By Nick Sherrell, MBA, CSM, PMP
If you’ve been in the project management world within the past ten years or so, you’ve probably heard some buzz words floating around like scrum, agile, or sprint. You might have even worked within a team that used these words commonly to explain how they get work done. As a project manager who has worked within many teams in the healthcare industry, I’ve heard these terms used on many different teams—and unfortunately I’ve heard them used to explain vastly different things.
One team I was on used the term “scrum” to name their daily and weekly status report meetings, while another team used this word to describe a last-minute all hands on deck meeting to put out fires started by an executive.
Feeling confused, I turned to Google hoping to find clarity in what these terms truly meant and how they worked together. Ten websites later (and three YouTube videos of funny animals…darn you click bait!), I was even more confused than I was before I started my search!
I decided my next search was going to be for a training course led by someone who truly knows what these words mean and how they work. I found the KAIP Academy website that showed an offering for a two day in-person course led by Bernie Maloney, a Certified Scrum Trainer with over 20 years leading agile for very successful companies like HP and TiVo. I signed up immediately and breathed a sigh of relief knowing that I was going to get to the bottom of this!
If you’re interested in attending one of KAIP Academy’s upcoming training courses, you can find more information or register here.
I pulled up to The WorkShop – Sacramento (a new collaborative workspace located in East Sacramento’s Cannery Business Park) and was immediately met by…Koi fish! The entryway had a large waterfall and Koi pond with a walking bridge to get to the training area. I knew this wasn’t going to be the boring trainings I’ve been to before!
The training room had 22 other students with a lot of the same questions and experiences I had, but from many different industries. Some were developers from private software development companies looking for a smoother way of working, others were managers and directors over state agencies responsible for finding more efficient ways of leading teams, others were creatives looking for a more structured way to get to new ideas, and some very honest people were looking for a nice certification they could add to their resume and grow their career.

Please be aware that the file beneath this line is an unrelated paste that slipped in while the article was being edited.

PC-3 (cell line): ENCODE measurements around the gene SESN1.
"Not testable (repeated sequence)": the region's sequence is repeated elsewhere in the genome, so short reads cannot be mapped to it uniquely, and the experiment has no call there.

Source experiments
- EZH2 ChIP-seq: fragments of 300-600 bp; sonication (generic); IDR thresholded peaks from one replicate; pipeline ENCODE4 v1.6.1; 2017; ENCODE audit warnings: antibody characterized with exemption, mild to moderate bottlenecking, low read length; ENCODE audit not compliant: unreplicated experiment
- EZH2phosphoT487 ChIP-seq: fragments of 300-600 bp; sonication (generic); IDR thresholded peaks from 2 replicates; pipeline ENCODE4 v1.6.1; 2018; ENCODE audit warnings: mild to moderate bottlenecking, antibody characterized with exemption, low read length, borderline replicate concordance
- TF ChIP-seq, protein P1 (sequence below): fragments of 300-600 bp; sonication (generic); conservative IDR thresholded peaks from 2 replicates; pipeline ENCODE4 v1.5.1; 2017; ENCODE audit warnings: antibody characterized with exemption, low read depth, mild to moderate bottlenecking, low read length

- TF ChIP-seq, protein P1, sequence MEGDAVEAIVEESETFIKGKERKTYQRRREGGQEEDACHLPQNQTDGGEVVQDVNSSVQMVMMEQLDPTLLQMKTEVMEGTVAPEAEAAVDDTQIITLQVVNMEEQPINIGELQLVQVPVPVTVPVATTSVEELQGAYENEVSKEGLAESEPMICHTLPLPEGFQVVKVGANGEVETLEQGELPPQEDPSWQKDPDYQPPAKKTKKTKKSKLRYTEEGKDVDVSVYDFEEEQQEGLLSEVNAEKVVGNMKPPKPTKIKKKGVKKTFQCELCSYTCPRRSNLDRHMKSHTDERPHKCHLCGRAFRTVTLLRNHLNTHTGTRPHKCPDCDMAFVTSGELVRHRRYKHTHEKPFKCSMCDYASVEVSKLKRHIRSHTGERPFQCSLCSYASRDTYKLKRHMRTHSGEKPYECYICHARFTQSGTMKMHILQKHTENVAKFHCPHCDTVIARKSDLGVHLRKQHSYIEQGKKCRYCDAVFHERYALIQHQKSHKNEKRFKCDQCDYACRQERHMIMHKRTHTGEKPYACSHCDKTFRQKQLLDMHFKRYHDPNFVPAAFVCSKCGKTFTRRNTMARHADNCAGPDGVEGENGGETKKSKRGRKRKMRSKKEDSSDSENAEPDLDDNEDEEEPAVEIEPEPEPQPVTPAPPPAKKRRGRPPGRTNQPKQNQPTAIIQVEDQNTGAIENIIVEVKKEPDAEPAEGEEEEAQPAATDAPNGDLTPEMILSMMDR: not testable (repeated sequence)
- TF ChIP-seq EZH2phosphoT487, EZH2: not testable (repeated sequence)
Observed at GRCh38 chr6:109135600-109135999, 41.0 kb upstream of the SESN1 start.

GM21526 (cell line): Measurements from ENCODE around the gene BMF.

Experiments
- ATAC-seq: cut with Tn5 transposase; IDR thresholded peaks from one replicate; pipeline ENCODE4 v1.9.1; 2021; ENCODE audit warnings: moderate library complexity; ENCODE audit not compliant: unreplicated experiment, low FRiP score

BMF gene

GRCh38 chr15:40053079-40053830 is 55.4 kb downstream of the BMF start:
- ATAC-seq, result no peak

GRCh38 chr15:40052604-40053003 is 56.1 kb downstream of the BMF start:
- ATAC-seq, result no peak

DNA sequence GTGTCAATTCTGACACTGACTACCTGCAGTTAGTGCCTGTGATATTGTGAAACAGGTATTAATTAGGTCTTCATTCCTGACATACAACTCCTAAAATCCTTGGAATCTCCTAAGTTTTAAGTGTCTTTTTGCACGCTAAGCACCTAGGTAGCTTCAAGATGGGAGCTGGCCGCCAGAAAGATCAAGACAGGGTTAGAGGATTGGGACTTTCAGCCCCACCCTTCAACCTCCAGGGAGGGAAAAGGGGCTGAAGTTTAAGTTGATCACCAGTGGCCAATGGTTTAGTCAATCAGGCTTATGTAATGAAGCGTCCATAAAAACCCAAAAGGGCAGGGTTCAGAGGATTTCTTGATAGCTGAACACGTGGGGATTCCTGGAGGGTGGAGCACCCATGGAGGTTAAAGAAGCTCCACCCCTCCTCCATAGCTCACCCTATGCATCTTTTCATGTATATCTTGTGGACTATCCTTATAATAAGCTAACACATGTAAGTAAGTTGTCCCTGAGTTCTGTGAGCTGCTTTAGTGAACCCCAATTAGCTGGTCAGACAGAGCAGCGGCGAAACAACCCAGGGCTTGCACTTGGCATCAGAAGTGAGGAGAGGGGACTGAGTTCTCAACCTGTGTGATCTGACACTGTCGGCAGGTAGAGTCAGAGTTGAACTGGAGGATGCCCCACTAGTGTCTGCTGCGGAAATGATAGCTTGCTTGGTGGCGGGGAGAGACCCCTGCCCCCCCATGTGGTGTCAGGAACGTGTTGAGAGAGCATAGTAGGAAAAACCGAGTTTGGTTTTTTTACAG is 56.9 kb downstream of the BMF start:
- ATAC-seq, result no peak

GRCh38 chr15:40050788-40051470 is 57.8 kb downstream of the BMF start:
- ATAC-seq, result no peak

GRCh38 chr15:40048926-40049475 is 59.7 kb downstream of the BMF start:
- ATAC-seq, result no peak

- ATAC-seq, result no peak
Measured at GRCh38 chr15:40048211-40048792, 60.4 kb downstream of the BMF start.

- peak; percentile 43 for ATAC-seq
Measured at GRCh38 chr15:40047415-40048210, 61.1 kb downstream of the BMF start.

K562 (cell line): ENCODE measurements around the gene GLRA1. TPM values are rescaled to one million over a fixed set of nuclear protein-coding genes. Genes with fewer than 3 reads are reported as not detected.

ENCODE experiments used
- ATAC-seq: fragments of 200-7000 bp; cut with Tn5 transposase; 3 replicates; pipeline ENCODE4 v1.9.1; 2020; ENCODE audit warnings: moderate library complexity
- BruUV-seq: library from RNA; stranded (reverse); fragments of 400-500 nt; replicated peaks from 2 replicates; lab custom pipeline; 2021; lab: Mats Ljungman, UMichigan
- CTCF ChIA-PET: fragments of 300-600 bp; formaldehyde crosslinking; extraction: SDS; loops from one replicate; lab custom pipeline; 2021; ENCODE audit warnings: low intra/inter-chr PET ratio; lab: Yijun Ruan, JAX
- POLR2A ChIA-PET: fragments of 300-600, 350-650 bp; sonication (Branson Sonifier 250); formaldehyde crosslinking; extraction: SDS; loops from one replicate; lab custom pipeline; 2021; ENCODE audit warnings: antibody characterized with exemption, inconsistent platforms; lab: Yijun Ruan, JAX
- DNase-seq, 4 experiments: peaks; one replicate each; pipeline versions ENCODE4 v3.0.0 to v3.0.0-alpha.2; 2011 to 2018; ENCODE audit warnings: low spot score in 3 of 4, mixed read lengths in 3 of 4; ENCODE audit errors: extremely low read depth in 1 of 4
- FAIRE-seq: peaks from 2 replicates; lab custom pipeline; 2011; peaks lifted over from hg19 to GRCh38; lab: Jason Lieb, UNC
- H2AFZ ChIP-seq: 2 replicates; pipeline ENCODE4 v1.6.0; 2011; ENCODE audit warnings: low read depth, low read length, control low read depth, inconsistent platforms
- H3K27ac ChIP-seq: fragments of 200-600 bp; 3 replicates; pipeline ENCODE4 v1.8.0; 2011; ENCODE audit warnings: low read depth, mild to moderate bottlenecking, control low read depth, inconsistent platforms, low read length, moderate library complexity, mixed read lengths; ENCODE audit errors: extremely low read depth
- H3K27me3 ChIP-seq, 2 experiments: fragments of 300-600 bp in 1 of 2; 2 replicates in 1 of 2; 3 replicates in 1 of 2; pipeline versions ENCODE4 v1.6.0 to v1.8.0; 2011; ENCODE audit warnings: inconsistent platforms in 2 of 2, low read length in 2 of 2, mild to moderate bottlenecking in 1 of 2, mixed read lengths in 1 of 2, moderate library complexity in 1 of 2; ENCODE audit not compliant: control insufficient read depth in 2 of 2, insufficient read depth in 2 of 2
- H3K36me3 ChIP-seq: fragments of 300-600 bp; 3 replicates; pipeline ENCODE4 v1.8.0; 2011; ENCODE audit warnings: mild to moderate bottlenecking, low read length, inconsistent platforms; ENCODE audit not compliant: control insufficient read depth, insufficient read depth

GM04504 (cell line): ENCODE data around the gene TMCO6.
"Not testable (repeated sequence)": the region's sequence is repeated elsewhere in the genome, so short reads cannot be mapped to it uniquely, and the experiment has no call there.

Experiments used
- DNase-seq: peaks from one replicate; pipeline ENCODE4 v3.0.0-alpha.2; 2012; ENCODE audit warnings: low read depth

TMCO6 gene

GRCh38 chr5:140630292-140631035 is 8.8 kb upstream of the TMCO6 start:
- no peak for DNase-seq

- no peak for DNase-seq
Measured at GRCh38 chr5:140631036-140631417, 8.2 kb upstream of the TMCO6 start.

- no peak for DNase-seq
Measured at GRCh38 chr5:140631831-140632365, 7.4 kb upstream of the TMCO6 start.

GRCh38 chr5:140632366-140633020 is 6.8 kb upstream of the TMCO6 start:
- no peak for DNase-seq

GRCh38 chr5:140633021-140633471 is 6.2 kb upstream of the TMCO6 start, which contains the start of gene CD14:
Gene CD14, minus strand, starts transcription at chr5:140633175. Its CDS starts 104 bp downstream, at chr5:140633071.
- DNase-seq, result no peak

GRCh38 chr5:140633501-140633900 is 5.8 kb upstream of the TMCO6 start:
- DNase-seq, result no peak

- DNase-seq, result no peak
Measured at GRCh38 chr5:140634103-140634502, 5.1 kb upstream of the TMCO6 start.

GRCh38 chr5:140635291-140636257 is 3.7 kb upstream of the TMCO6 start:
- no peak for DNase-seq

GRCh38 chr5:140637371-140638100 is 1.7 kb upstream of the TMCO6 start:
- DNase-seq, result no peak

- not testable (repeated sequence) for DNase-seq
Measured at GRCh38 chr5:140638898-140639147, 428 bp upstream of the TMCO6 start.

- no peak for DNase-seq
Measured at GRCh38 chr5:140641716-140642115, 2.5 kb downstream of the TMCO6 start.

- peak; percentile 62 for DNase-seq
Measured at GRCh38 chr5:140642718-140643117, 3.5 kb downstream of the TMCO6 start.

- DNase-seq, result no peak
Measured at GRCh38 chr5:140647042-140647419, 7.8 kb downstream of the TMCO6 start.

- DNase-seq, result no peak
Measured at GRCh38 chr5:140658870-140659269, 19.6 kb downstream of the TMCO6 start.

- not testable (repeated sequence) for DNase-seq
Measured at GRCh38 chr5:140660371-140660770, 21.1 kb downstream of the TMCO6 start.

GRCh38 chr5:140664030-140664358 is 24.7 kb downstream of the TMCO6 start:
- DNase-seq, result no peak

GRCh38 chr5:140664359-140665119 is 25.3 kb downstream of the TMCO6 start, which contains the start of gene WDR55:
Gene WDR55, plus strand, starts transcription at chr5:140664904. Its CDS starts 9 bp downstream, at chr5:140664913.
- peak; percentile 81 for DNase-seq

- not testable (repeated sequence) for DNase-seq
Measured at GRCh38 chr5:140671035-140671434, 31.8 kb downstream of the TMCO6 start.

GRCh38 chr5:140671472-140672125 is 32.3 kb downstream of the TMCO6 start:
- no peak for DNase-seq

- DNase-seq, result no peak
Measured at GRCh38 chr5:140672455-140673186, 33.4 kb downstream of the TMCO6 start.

I found a comfortable chair at a friendly table and got all of my stuff set up for a full day of lectures…Five minutes later I was in a self-organized group and performing my first sprint! I quickly learned that this wasn’t a class to sit quietly and learn the theory of agile and scrum—this was a class where you roll up your sleeves and learn first-hand the framework and benefits of working agile.
Bernie led us through many different exercises defining the terms, roles, deliverables, and activities of performing scrum according to the official Scrum Guide (written by Jeff Sutherland and Ken Schwaber). We played a ball game using these concepts and saw just how scrum unlocks innovation by fostering creativity, knowledge sharing, stakeholder feedback, and time management to increase our output 3-5 times over the course of three iterations!
We had many other breakout sessions during the course where we learned facilitation techniques, product vision, user story creation, and most importantly communication within and between teams. Bernie expanded each aspect of the scrum framework from product backlog to sprint retrospective and had a tailored exercise for each that not only defined the terms but allowed for teams to feel their effectiveness and potential challenges.
Many students had experiences with scrum and agile that they were able to share with the class. Some were stories of how scrum did great things to improve their teams, others were stories of how scrum got derailed due to certain forces getting out of whack and terms turning into twisted versions of their intent.
“Scrum is lightweight, easy to learn, hard to master.”
This was the mantra repeated by Bernie throughout the course. From my experience of seeing these terms used on multiple teams to explain vastly different things, I can now see how they derailed from true scrum framework. Armed with the knowledge of how true scrum works (and its power) I can now go back to my team and set us back on a path toward fostered innovation and adding value to the customer.
About the Author: Nick Sherrell is a Project Manager with over 10 years of healthcare experience ranging from Quality, Performance Improvement, Technology Implementation, Data Analysis, and Consulting. Nick has worked with organizations ranging from the Sacramento Native American Health Center, Kaiser Permanente, Sutter Health, Blue Shield of California, and The Advisory Board Company. He received his MBA from UC Davis in 2015 with an emphasis in Organizational Behavior and Innovation. He lives in Sacramento with his wife and two children and still dreams of being a professional baseball player one day! Find Nick on LinkedIn here.